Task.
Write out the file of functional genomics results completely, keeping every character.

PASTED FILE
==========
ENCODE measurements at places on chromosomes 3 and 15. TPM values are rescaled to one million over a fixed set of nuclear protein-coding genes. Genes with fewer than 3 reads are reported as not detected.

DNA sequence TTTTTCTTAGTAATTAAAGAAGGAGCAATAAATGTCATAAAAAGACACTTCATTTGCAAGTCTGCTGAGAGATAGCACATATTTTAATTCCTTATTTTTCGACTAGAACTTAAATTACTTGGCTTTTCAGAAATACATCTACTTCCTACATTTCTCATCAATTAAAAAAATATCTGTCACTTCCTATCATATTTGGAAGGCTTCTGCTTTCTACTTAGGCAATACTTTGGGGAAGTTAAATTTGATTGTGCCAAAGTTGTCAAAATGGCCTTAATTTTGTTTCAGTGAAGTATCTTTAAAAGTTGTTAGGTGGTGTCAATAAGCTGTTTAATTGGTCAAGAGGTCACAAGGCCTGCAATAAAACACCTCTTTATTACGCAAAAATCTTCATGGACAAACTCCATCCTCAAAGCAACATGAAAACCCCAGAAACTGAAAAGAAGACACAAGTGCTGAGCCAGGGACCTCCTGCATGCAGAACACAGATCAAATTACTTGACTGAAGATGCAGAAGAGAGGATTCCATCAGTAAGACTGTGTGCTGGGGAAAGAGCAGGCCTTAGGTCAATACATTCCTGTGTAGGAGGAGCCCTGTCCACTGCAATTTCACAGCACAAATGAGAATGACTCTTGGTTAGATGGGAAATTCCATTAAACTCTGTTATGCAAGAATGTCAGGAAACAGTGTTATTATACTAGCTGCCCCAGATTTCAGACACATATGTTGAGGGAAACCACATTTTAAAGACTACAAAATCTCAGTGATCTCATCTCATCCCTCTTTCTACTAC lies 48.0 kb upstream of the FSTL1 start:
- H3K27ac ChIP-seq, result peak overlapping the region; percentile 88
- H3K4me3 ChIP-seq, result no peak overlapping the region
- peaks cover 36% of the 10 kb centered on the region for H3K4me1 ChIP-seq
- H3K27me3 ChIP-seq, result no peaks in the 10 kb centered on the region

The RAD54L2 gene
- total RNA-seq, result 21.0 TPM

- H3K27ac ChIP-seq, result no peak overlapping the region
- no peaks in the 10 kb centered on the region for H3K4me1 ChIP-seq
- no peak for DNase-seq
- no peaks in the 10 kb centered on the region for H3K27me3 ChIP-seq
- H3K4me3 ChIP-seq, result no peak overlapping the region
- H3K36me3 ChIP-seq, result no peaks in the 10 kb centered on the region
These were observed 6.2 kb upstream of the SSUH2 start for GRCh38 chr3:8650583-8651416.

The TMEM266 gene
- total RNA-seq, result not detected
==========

ENCODE measurements at places on chromosomes 3 and 15. TPM values are rescaled to one million over a fixed set of nuclear protein-coding genes. Genes with fewer than 3 reads are reported as not detected.

DNA sequence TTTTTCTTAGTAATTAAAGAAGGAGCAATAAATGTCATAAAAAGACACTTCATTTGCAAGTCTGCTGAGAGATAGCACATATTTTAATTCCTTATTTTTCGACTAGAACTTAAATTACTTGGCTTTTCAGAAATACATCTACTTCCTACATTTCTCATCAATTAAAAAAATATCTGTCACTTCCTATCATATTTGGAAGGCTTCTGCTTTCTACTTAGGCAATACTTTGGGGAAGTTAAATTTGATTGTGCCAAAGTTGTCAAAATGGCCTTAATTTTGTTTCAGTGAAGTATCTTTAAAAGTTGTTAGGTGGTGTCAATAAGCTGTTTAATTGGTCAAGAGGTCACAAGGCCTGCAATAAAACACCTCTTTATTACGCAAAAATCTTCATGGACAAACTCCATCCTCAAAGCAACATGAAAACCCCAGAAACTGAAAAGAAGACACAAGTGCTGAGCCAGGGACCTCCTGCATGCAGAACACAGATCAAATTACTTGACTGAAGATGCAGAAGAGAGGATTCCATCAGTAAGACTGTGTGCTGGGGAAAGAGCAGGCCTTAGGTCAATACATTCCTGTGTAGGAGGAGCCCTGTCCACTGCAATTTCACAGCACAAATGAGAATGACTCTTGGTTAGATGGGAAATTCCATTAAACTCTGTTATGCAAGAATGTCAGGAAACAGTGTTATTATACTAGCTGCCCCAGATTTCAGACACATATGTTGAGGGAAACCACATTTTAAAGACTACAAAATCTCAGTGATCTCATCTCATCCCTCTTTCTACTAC lies 48.0 kb upstream of the FSTL1 start:
- H3K27ac ChIP-seq, result peak overlapping the region; percentile 88
- H3K4me3 ChIP-seq, result no peak overlapping the region
- peaks cover 36% of the 10 kb centered on the region for H3K4me1 ChIP-seq
- H3K27me3 ChIP-seq, result no peaks in the 10 kb centered on the region

The RAD54L2 gene
- total RNA-seq, result 21.0 TPM

- H3K27ac ChIP-seq, result no peak overlapping the region
- no peaks in the 10 kb centered on the region for H3K4me1 ChIP-seq
- no peak for DNase-seq
- no peaks in the 10 kb centered on the region for H3K27me3 ChIP-seq
- H3K4me3 ChIP-seq, result no peak overlapping the region
- H3K36me3 ChIP-seq, result no peaks in the 10 kb centered on the region
These were observed 6.2 kb upstream of the SSUH2 start for GRCh38 chr3:8650583-8651416.

The TMEM266 gene
- total RNA-seq, result not detected